The logical model and/or physical design of a database.
The result of database design is a plan for the construction of a database that captures some of the essential features of the proposed database, but omits a lot of less important detail. These plans often take the form of data models, and database design can be learned as the art of constructing a certain kind of data model.
Most databases that capture and manage semi-permanent data operate under the control of a Database Management System (DBMS). Prominent DBMS products are SQL Server, Oracle RDBMS, and DB2. There are dozens of others. Many of the questions and answers you’ll find under this tag relate to one of these DBMS products, but some design issues are DBMS independent.
The amount of preparation and education you’ll need before building your first successful database varies widely depending on many factors. Among other factors, it depends on how ambitious your database project is and on what prior experience you bring to bear on the project. Very experienced programmers sometimes underestimate the amount of material there is to learn about database design.
Sometimes programmers learn well by trial and error, or by postponing formal learning until their second or third project. Other times, database design neophytes make design decisions that lead into pitfalls that are very difficult to reverse.
There are many ways to measure the quality of a database design. Programmers building their first database are often primarily concerned with performance. There’s no question that performance is important. A bad design can easily result in database operations that take ten to a hundred times as much time as they should.
But don’t let performance issues blind you to other aspects of good design. In particular, future proofing of a database is enormously important. Failure to do this can result in a database that traps its users at the first level and prevents their data from evolving as their needs evolve.
Another aspect involves separating out the hidden features of a database (sometimes called physical design) from the public features visible across the application interface (sometimes called logical design). A neat separation of these features can result a database that can be tweaked and tuned quite a bit with no changes to application code. A poor separation of these features can result in a database that makes a nightmare out of application development or database administration.
Another consideration is whether the proposed database will be embedded within a single application, or whether it will be an information hub that serves the needs of multiple applications. Some design decisions will be made very differently in these two cases.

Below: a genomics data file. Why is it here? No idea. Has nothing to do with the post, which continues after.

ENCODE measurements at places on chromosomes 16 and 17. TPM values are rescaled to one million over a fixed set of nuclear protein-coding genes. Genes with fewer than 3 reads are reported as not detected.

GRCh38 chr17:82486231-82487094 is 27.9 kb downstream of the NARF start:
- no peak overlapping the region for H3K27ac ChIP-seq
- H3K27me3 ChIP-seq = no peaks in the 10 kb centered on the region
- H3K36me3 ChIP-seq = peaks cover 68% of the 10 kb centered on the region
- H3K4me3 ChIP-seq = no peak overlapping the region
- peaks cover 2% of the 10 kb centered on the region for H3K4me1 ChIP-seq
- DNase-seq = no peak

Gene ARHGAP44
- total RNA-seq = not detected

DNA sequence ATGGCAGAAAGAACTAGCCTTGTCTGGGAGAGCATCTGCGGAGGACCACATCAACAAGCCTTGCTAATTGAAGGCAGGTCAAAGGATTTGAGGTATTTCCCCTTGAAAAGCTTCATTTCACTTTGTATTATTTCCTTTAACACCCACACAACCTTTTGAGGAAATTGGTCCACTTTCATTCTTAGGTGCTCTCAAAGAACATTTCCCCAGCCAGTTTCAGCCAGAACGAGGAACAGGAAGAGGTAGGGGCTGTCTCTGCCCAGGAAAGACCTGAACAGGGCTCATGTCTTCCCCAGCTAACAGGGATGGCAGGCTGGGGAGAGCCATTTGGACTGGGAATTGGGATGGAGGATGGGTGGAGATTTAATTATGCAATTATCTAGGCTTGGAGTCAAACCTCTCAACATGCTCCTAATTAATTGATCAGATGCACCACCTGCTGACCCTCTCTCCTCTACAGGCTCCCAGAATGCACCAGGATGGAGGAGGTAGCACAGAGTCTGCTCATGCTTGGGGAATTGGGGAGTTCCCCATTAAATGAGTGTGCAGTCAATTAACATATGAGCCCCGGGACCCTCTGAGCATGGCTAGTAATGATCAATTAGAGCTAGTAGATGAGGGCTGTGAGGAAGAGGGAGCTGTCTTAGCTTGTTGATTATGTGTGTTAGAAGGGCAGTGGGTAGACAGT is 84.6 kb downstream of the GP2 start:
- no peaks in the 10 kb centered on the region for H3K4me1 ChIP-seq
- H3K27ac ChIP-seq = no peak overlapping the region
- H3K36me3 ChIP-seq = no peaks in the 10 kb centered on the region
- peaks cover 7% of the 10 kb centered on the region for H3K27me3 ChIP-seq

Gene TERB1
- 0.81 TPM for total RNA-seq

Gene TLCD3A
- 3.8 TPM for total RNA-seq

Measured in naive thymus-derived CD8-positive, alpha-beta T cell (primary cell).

Yet another consideration is whether the application is going to perform all data management functions on behalf of its clients, or whether custodial responsibility for the database and its data is going to be vested in one or more DBAs (Data Base Administrators).
What kinds of questions will appear in the database-design tag?
You'll see a lot of questions about table design, data normalization, index design, query optimization, constraint declarations, and keys. A lot of questions, and many of the responses will address issues of speed or performance. There will be a lot of questions about key selection.
Most of the questions are about relational databases, including the SQL databases that are commonly called relational. A few questions are about "truly relational" databases or about "non relational" or "post relational" databases. A few are about semistructured or unstructured data.
A lot of questions tagged "database design" will also be tagged "data modeling". There is a huge overlap between the two subjects.
You'll see a lot of questions on the subject of table composition and decomposition. Closely related to table decomposition is the concept of data normalization. Indeed, many responders treat table decomposition and data normalization as though they are synonymous terms. They aren't quite synonymous. Nearly all improvements in data normalization result in table decomposition, but there are plenty of ways of decomposing tables that have nothing to do with normalization.
Data normalization is a brand new topic to many neophyte database designers. It's worth learning the rudiments of data normalization, even if the database you are building is small and simple. It's also sometimes worthwhile to disregard the rules of data normalization, but you really have to know what you are doing.
You'll also see a lot of questions on the subject of index design. Closely related to index design is query optimization. Many questions about either index design or query design have to do with how much effort the programmer should expend in getting the very best result out of the optimizer.
Three things are worth keeping in mind. First, optimization is often a matter of tradeoffs. Sometimes organizing things for rapid query will slow down data updates. Sometimes speed really matters in some database operations, but not others.
Second, you really need to pay attention to those things that that slow operations down from seconds to minutes, or from minutes to hours, before you worry about 10% improvements.
Third, database delays vary enormously as the volume of data increases and as the number of concurrent users increases. Simple tests with one user and sample data can really mislead you about speed in a production environment.